Critics say the Phils came up small and couldn’t catch the big fish, but J.P. Ricciardi’s demands for Roy Halladay were outrageous compared to the package they built for Cleveland’s top hurler and all-purpose outfielder.
Beerleaguer: Halladay may have been worth every penny, but in the end, Lee, the reigning AL Cy Young winner, will be more than enough for a Phillies team rolling at 58-40. Ultimately, the Phils would be elated to receive just a couple post-season wins from their new lefty, something Lee, who is 12-2 against the National League, and Halladay alike could deliver easily. Or not, since luck plays the biggest part.
Disappointed in getting the second-fiddle? Recall that the Phils “settled” for Joe Blanton last season, who was the only one left standing after Shane Victorino fell the giant C.C. Sabathia, and Rich Harden and the Cubs went quietly in the other division series. Lee holds a $9 million club option for next season, so the Phils also avoid the free agent rat race that suckers many teams into making disastrous deals for starting pitching. His addition also impacts many facets of the rotation, from the number of starts for Jamie Moyer, to the future of veterans like Pedro Martinez and Rodrigo Lopez. Those details are still unclear, and it's possible the Phillies are not done dealing. The Phillies still hold a ton of chips. A ton.
Meanwhile, the Phils made a significant upgrade to their bench, acquiring that elusive right-handed bench bat they’ve been seeking since winter. Although he’s unproven as a pinch hitter, Ben Francisco, 27, is a sound defender hitting .250/.336/.422 with 10 homers and 13 stolen bases in 341 plate appearances this season. In other words, he hasn’t exactly been collecting dust the way John Mayberry and Eric Bruntlett have and is much better than either one; he’ll be ready to contribute immediately and should help preserve Raul Ibanez, plus he’s been a hot hitter of late. He’s arbitration eligible forever, too, which means the Phils could flip him if need be.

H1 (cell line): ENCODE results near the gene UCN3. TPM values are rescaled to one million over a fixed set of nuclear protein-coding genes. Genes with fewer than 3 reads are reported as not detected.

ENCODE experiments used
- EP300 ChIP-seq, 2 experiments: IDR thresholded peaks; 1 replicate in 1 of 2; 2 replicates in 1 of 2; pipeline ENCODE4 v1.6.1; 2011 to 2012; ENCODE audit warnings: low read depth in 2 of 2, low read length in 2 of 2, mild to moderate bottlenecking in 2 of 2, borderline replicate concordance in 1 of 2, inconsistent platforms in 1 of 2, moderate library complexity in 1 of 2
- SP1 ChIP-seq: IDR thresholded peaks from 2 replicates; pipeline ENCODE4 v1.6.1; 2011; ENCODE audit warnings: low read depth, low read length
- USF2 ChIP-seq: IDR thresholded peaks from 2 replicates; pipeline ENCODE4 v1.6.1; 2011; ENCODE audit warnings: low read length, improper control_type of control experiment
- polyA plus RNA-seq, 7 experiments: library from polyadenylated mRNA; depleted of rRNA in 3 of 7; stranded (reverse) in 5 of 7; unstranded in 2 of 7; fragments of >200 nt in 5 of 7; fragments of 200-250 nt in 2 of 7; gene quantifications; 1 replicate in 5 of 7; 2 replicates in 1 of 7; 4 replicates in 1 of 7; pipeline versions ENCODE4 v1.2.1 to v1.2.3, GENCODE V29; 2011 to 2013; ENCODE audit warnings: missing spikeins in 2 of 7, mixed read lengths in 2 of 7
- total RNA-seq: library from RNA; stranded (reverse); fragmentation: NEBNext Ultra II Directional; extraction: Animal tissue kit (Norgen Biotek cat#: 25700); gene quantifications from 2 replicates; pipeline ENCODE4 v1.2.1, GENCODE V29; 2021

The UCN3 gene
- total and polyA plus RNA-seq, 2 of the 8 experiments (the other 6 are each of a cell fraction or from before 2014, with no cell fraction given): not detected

The prospects the Phils managed to keep may be the most appealing part of this trade, and in this writer’s opinion, it starts and ends with their big outfielders: Dominic Brown and Michael Taylor. These aren’t your run-of-the-mill enigmas, they’re polished power and speed producers with a chance to refuel the Phillies’ lineup with impact talent once the current roster’s well runs dry. The Phillies’ brass may be celebrating Kyle Drabek’s stay most. The 21-year-old righty has handled his Double-A promotion will star-like poise and has moved to the head of the pack among pitchers in the Phillies’ chain. He's a future Major League pitcher. The Phillies know it, and so do the Blue Jays. As for J.A. Happ, he may be added to a suddenly-thin bullpen, a role he embraced earlier this season.
Turnin to the package sent to Cleveland, 18-year-old Jason Knapp was considered by some scouts to be the best in the Phillies’ farm and anchors this particular deal. Knapp throws in the high-90s, but has been sidelined with shoulder soreness. Meanwhile, shortstop Jason Donald and catcher Lou Marson are nice position prospects, but not the kind of players who win titles. Donald is blocked at shortstop and had his best season in 2008 as an older prospect in Double-A. Marson lacks power, but most importantly, a glove, which is what the offense-rich Phillies value most behind home plate. The Indians may have received their best buy-low prize in Carlos Carrasco, a big, physical right-hander considered by many to be the top prospect in their system less than a year ago. Confidence remains a one of the main knocks on the Venezuelan right-hander, but his future still appears bright despite a so-so season.
Game chat: Use this thread to discuss the trade and tonight’s series finale with the Diamondbacks. If there’s any new information, you’re on your own. I’m off to a concert.